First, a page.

3.4 Remote sensing – crater counting
Watch this Japanese simulated flyby of Mare Moscoviense. Pay specific attention to the difference between the brighter and darker areas in terms of the number and density of craters.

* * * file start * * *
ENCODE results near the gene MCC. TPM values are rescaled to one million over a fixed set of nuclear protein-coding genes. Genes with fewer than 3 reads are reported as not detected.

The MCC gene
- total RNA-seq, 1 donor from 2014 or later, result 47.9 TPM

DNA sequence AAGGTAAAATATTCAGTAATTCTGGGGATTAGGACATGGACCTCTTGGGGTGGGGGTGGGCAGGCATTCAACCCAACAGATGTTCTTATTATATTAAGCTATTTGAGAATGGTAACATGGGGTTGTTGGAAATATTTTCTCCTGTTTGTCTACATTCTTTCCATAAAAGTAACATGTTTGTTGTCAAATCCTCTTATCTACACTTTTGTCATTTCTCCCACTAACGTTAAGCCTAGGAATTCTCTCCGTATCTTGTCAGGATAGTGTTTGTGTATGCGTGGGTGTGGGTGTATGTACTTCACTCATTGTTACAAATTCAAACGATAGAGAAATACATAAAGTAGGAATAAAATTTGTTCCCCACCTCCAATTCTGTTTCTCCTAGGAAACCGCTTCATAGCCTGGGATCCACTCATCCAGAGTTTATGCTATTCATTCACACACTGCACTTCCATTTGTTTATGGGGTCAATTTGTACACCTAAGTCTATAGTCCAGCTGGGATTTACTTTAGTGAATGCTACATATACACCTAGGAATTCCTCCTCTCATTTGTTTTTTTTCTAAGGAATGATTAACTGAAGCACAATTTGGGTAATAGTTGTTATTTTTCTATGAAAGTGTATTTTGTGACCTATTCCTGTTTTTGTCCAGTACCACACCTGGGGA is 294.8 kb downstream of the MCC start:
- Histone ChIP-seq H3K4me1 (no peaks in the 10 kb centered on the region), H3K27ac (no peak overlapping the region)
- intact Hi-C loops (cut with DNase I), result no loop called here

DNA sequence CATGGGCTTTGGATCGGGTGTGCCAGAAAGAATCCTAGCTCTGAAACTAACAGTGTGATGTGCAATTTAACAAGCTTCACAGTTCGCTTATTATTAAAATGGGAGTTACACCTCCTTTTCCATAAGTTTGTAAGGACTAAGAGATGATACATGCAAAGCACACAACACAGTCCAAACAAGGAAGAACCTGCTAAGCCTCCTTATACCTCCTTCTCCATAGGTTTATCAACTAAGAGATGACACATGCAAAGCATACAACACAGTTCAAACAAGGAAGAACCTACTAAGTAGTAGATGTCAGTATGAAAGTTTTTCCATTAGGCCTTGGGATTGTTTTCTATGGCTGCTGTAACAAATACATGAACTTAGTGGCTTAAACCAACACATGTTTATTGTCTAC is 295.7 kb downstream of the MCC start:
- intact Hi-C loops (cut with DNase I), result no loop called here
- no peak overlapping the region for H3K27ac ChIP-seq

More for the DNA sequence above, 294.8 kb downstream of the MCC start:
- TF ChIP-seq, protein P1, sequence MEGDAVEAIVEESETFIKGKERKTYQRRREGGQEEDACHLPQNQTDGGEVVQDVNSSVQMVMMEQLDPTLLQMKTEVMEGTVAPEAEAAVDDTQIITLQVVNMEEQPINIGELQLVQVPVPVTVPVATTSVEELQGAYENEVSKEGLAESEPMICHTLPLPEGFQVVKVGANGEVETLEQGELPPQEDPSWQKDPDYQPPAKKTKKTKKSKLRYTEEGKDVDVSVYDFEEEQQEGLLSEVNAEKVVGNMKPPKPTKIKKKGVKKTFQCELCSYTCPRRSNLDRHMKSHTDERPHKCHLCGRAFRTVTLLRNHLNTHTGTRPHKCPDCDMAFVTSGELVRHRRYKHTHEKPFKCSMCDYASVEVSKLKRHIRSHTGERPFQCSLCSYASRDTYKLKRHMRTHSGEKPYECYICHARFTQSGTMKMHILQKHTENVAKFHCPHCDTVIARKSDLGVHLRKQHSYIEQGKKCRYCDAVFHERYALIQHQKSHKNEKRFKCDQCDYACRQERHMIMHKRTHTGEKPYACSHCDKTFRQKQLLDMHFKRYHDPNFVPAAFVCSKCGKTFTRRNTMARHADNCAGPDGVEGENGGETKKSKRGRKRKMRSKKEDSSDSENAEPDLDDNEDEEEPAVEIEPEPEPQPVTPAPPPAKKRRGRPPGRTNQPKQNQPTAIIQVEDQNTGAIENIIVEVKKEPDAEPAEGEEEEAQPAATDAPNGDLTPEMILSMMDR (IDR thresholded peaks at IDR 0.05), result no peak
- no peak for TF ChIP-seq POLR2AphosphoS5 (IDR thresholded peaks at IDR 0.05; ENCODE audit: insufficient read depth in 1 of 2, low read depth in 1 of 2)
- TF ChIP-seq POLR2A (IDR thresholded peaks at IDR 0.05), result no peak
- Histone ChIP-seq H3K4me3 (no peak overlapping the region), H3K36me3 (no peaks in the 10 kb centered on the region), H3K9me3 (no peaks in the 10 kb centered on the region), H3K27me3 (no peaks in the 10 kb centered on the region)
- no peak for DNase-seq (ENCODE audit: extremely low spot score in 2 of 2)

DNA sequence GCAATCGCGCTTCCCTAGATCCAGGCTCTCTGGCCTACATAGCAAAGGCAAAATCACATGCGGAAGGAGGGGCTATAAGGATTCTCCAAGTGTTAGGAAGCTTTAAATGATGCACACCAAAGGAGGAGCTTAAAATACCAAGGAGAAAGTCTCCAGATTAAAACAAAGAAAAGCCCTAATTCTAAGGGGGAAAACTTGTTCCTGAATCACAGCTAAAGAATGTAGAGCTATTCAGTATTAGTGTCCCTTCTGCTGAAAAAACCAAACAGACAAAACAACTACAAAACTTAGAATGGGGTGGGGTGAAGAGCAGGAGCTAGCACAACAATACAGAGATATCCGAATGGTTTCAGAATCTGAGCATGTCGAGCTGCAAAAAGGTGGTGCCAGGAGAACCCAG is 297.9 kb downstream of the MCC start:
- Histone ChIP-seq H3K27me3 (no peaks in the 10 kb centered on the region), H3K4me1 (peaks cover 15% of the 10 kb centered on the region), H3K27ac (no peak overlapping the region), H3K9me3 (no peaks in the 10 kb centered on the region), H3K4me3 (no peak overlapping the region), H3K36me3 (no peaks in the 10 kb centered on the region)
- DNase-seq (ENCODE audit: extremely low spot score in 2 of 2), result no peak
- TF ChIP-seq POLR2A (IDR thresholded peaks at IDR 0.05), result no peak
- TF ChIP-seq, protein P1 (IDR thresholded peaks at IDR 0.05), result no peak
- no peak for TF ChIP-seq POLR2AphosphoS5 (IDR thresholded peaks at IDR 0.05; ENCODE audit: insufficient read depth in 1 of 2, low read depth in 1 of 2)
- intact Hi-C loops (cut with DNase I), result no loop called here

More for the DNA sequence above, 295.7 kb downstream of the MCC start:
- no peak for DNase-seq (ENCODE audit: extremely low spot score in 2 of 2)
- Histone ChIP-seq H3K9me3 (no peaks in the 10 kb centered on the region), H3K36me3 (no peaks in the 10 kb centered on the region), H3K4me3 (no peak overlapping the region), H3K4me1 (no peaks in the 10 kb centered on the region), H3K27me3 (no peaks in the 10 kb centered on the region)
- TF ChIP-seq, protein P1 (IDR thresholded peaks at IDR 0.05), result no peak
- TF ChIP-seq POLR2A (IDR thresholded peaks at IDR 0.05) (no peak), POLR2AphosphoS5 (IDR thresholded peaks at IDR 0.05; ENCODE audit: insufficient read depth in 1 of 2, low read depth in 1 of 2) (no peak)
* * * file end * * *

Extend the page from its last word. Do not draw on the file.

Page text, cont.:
While the meteorites and returned samples give us invaluable information about lunar formation and the age of the Moon, most of its surface is unsampled and there is no way to get more rocks until future missions return samples. Still, we can learn a lot from these areas using the high-resolution images that have been returned of the Moon’s surface taken during missions such as the Lunar Reconnaissance Orbiter Camera (LROC). Indeed, the use of spacecraft to image the Moon produced a large quantity of remote-sensing data (images of the surface) that can be used to investigate the properties and characteristics of the unsampled areas.